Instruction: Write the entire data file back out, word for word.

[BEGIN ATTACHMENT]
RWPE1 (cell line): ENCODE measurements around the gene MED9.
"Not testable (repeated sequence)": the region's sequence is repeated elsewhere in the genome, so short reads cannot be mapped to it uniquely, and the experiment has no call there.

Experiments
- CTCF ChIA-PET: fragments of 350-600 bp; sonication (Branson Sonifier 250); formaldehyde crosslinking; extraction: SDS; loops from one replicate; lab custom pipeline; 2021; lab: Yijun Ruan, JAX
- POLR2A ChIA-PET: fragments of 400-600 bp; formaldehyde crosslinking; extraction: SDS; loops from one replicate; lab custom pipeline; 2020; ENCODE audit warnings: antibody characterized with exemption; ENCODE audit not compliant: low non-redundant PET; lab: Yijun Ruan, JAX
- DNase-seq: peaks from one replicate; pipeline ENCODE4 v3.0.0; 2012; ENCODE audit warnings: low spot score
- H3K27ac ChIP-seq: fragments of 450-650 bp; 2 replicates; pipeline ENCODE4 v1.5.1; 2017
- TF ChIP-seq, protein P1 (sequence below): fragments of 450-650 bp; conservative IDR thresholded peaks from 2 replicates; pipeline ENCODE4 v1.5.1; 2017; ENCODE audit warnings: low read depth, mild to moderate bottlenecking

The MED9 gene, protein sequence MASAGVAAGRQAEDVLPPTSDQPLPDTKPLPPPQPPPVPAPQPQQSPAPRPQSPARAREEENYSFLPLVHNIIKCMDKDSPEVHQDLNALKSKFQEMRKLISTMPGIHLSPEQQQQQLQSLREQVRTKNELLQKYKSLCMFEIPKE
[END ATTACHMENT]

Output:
RWPE1 (cell line): ENCODE measurements around the gene MED9.
"Not testable (repeated sequence)": the region's sequence is repeated elsewhere in the genome, so short reads cannot be mapped to it uniquely, and the experiment has no call there.

Experiments
- CTCF ChIA-PET: fragments of 350-600 bp; sonication (Branson Sonifier 250); formaldehyde crosslinking; extraction: SDS; loops from one replicate; lab custom pipeline; 2021; lab: Yijun Ruan, JAX
- POLR2A ChIA-PET: fragments of 400-600 bp; formaldehyde crosslinking; extraction: SDS; loops from one replicate; lab custom pipeline; 2020; ENCODE audit warnings: antibody characterized with exemption; ENCODE audit not compliant: low non-redundant PET; lab: Yijun Ruan, JAX
- DNase-seq: peaks from one replicate; pipeline ENCODE4 v3.0.0; 2012; ENCODE audit warnings: low spot score
- H3K27ac ChIP-seq: fragments of 450-650 bp; 2 replicates; pipeline ENCODE4 v1.5.1; 2017
- TF ChIP-seq, protein P1 (sequence below): fragments of 450-650 bp; conservative IDR thresholded peaks from 2 replicates; pipeline ENCODE4 v1.5.1; 2017; ENCODE audit warnings: low read depth, mild to moderate bottlenecking

The MED9 gene, protein sequence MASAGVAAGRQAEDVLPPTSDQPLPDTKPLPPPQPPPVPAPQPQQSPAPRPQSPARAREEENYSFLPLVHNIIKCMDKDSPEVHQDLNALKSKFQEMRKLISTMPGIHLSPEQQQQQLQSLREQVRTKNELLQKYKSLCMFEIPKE